2. An Amazon boat tripBy Alex Bellos
Of all the colourful fiestas in South America, a particular favourite of mine is the tropical fish festival of Barcelos. The town splits down the middle - one half paints itself black and yellow, the colours of a local angelfish, and the other half dresses up in red and blue, the colour of the neon cardinal. Both sides clash in an all-night extravaganza of music, dance and debauchery.
But Barcelos is difficult to get to. It is in the middle of the Brazilian Amazon, not connected by road to anywhere nor served by any airline a European traveller would trust. The only way to get there was to sail for 200 miles up the Rio Negro from Manaus.
A few travel agencies in Manaus rent boats for bespoke trips. They cater for scientists wanting to explore flora and fauna and adventurous tourists. The boats offered are mostly wooden craft made in the local style, looking much like riverboats of 100 years ago. I would be travelling with a handful of friends and we decided on a small one - the Iguana slept six passengers and came with a crew of four. The price was very reasonable - about £300 per night all-in, working out at £50 per person.
We arrived one evening at Manaus docks and loaded up the Iguana with ice, drink and food. We set off upriver, watching the lights of the city disappear behind us. When I woke up I looked out of the cabin window. It was one of the most mysteriously beautiful sights I have seen. We were in the middle of a flooded forest, surrounded by the silvery tips of hundreds of trees. The water was still and reflective and there was almost total silence.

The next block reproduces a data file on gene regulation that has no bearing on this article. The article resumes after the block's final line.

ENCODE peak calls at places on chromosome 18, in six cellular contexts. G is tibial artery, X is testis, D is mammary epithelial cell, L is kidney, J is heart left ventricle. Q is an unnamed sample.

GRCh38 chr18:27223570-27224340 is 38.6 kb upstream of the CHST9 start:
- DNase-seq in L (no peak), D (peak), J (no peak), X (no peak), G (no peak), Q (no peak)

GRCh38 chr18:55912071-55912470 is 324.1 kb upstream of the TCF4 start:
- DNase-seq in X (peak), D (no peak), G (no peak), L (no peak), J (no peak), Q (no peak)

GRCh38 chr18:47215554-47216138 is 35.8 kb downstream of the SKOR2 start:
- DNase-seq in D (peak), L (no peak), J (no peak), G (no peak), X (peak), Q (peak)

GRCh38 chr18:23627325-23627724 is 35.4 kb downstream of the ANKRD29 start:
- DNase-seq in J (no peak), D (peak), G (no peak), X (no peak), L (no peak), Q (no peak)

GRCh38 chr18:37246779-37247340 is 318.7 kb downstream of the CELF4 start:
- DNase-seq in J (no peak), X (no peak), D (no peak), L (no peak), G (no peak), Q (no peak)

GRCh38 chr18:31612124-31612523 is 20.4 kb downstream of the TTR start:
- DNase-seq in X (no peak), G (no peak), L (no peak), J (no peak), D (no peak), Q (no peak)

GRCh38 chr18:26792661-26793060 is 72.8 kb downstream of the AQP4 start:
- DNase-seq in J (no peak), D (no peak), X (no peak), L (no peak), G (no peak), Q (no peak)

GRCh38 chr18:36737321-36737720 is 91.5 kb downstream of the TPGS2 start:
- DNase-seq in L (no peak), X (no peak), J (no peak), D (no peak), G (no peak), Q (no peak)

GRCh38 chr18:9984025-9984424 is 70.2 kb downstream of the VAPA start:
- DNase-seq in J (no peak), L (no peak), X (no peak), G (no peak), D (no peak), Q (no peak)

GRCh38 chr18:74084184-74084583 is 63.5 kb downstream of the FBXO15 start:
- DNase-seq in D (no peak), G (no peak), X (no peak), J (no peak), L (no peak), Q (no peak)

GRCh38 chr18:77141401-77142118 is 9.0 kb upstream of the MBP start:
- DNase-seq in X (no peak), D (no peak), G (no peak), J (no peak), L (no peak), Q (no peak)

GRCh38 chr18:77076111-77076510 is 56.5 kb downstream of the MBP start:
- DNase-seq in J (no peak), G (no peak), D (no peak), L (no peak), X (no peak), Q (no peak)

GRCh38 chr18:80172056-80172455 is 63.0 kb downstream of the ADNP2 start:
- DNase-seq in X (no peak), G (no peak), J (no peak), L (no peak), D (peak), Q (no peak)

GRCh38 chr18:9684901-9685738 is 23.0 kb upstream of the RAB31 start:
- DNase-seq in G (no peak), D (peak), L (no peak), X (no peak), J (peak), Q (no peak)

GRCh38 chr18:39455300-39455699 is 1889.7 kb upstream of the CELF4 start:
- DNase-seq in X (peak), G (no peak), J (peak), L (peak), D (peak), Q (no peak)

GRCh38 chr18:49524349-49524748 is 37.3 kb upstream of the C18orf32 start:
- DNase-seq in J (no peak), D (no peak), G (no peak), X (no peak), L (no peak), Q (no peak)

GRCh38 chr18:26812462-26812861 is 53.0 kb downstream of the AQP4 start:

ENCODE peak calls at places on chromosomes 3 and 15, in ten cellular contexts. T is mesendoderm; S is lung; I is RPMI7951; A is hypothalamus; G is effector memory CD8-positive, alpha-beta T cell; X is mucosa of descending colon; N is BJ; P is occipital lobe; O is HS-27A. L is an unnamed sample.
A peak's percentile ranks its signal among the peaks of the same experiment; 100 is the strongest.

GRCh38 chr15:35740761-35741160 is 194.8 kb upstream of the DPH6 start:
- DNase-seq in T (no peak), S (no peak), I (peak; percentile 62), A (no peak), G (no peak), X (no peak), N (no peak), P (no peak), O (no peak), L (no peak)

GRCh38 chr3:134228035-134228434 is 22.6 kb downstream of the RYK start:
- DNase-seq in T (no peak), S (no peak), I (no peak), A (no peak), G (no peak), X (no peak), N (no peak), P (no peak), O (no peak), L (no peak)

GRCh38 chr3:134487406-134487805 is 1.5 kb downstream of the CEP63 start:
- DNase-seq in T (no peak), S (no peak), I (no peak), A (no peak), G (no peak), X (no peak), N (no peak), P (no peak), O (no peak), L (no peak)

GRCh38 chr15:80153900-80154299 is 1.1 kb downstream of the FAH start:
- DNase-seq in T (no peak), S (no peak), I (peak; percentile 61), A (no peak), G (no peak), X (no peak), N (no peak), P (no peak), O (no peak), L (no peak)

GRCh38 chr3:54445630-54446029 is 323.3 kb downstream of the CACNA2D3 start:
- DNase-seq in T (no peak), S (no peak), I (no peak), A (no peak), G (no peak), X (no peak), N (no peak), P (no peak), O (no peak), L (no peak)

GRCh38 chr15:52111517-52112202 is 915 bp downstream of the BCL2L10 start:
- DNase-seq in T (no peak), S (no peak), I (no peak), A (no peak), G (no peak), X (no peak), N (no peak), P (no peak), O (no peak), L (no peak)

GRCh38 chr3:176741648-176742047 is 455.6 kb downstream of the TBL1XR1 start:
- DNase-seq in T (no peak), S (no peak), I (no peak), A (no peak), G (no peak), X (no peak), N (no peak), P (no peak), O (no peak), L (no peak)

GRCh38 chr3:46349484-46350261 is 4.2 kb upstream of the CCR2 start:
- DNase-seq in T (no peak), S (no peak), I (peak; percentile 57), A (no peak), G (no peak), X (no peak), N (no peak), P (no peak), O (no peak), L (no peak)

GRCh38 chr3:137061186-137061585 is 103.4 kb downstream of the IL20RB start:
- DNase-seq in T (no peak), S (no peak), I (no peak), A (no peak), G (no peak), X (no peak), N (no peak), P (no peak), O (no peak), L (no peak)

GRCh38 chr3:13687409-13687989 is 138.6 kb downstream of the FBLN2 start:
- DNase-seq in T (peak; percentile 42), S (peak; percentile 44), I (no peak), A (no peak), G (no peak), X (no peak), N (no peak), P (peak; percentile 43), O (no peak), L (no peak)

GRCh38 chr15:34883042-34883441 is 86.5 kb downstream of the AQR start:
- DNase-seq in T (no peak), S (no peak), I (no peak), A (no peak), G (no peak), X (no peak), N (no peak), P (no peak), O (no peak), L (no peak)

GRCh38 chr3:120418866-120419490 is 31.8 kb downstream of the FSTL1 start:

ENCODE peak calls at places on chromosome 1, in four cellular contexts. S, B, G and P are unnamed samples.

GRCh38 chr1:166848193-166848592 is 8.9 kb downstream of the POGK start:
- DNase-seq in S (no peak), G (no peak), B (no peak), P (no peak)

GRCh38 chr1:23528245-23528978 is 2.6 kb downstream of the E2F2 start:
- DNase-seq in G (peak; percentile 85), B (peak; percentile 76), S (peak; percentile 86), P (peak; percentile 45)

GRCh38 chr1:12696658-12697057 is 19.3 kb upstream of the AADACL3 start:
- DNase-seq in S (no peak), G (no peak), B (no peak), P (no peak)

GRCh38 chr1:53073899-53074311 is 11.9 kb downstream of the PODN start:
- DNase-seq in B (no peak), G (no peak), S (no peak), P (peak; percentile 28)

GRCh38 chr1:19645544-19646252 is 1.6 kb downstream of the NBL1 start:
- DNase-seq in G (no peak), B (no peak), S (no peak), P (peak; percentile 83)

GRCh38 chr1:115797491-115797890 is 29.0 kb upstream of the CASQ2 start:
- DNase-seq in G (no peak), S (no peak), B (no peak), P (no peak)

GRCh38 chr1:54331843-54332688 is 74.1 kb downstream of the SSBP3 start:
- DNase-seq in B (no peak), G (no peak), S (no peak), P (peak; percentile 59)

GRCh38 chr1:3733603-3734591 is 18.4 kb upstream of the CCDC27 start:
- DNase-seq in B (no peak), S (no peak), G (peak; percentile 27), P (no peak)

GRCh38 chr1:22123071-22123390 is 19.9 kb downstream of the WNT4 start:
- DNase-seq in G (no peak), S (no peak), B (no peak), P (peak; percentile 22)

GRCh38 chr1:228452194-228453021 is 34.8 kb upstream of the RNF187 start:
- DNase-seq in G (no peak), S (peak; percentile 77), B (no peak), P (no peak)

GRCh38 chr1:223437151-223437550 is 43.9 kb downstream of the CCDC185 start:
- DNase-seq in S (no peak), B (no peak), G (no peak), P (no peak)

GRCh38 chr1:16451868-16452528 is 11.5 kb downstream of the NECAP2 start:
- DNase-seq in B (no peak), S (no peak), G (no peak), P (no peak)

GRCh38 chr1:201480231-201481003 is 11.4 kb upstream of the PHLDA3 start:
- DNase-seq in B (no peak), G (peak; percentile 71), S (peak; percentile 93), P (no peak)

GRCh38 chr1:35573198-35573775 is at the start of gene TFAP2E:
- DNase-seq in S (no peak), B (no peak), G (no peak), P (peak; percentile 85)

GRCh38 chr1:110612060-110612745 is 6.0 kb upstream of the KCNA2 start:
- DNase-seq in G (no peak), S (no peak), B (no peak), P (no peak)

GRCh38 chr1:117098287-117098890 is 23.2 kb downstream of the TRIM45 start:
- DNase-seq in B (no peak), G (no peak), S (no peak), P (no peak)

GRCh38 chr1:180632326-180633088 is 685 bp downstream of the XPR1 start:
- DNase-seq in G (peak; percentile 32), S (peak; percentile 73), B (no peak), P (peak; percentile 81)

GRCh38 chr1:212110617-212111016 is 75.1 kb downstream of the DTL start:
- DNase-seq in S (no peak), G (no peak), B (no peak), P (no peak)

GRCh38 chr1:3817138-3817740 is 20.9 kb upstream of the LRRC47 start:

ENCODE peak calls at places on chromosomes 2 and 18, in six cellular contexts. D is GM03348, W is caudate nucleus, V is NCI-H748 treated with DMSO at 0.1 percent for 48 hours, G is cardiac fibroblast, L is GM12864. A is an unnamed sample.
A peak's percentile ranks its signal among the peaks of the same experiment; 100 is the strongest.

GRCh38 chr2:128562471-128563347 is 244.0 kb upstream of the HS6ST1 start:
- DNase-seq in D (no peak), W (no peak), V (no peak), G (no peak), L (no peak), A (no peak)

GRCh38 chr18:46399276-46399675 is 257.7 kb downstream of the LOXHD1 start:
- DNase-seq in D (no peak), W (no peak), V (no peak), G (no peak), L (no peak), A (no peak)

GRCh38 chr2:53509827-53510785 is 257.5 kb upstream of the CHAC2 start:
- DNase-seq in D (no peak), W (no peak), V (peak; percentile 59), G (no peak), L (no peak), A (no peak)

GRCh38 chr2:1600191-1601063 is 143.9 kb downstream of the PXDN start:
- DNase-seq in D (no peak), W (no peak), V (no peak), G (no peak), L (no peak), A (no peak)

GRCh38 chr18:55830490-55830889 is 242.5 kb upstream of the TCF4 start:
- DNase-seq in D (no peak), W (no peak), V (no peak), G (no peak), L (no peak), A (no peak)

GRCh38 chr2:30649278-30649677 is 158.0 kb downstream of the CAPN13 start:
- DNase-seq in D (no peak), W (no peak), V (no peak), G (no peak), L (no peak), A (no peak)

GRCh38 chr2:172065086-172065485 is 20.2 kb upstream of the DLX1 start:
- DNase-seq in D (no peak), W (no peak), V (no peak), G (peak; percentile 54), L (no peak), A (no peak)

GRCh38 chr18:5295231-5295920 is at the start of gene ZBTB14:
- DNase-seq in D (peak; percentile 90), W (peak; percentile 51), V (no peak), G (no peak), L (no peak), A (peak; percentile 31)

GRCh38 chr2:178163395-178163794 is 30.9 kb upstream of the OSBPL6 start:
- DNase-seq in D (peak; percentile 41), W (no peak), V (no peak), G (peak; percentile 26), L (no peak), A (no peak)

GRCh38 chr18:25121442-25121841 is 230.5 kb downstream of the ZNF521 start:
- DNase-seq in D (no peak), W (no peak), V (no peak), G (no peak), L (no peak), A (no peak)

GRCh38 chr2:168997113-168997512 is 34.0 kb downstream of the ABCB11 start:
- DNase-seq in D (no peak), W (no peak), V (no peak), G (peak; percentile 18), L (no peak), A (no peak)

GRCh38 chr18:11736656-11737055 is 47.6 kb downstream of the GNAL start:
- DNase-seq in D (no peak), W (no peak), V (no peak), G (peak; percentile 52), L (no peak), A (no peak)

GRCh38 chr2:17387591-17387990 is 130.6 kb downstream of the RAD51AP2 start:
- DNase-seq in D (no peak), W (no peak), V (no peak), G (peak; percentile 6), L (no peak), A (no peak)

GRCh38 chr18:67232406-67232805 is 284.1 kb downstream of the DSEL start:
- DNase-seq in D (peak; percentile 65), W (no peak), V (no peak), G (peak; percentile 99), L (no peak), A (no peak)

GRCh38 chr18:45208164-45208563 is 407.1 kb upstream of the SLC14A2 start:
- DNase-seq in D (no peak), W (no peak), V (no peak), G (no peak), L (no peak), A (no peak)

Fears that the Amazon would be unbearably hot or irritatingly mosquito-infested were unfounded. The Rio Negro is the colour of Coca-Cola because of sediment that also deprives the water of oxygen - meaning no insects.
The trip was unforgettable. At sunrise we would take small canoes and go birdwatching. In the afternoon we would stop at huge sandbanks, barbecue fish we had caught and play Frisbee. Every day we passed maybe a village or two, some days we saw nobody. Our cook, Doña Graça, had a kitchen so small she barely fitted in it. Yet she made extravagant breakfasts of exotic fruits, three-course meals and kept us supplied with a steady stream of caipirinhas. Our guide, Gil Serique, spoke fluent English. One night we went out with a 14-year-old boy who held a torch in his mouth and speared fish from his canoe. After about a week we reached Barcelos. The tropical fish festival was noisy and chaotic and life-affirming. Yet somehow it didn't live up to the boat journey that got us there.
· To book a bespoke boat trip with guide Gil Serique visit www.gilserique.com Prices depend on length of trip and number of people. Alex Bellos is a former South America correspondent for The Observer and The Guardian